London: British tabloids who revelled in covering every twist in Princess Diana?s tortured love life united yesterday in condemning an Italian magazine for printing a picture of her dying.
The popular press, once accused by Diana?s brother Charles of hounding to death the world?s most photographed woman, centred their rage on Chi magazine for its picture of her slumped in the mangled wreckage.
"Shame On You" thundered The Sun, Britain?s best-selling daily newspaper, which reprinted the photo in Chi but blanked out the image of Diana.
"Outrage at Picture of Dying Diana in Magazine," declared the Daily Express. "Dying Diana Photo Fury" was The Daily Mirror headline.
"This reaction does not come as a surprise to me. There is no doubting the double standards of the British media," said leading publicist Max Clifford.
"Every time anyone does a kiss and tell story, the newspapers tear them apart even though the same newspapers were bidding for the story," he said.
"There is a huge public interest and if they are not horrendous images, I cannot get myself as stirred up as they seem to be."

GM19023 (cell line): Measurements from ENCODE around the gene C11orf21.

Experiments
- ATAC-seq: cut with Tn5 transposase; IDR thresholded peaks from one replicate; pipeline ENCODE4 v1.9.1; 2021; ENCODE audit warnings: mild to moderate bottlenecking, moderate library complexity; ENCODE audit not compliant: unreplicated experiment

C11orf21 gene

At the height of her fame, a front-page picture of Diana would always boost the circulation of tabloids and celebrity magazines.
But, almost nine years after her death, that attraction has waned among Britons who succumbed to an uncharacteristic outpouring of national grief in the days after the crash.
Daily Mirror royal correspondent James Whitaker took a phlegmatic approach to the photo?s publication, saying: "It is fairly grim, but inevitable. It is revolting but people like revolting things. It is the way humans are."
Mohammad Al Fayed, whose son Dodi died in the car crash which also killed Princess Diana, said he was "sad and angry" at the publication of the photograph.
Chi defended its decision to publish, with an editorial spokesman saying: "There is nothing voyeuristic or disrespectful in all this.
"It is just an attempt to get closer to the truth of a drama that is still wrapped in too much mystery and too many lies."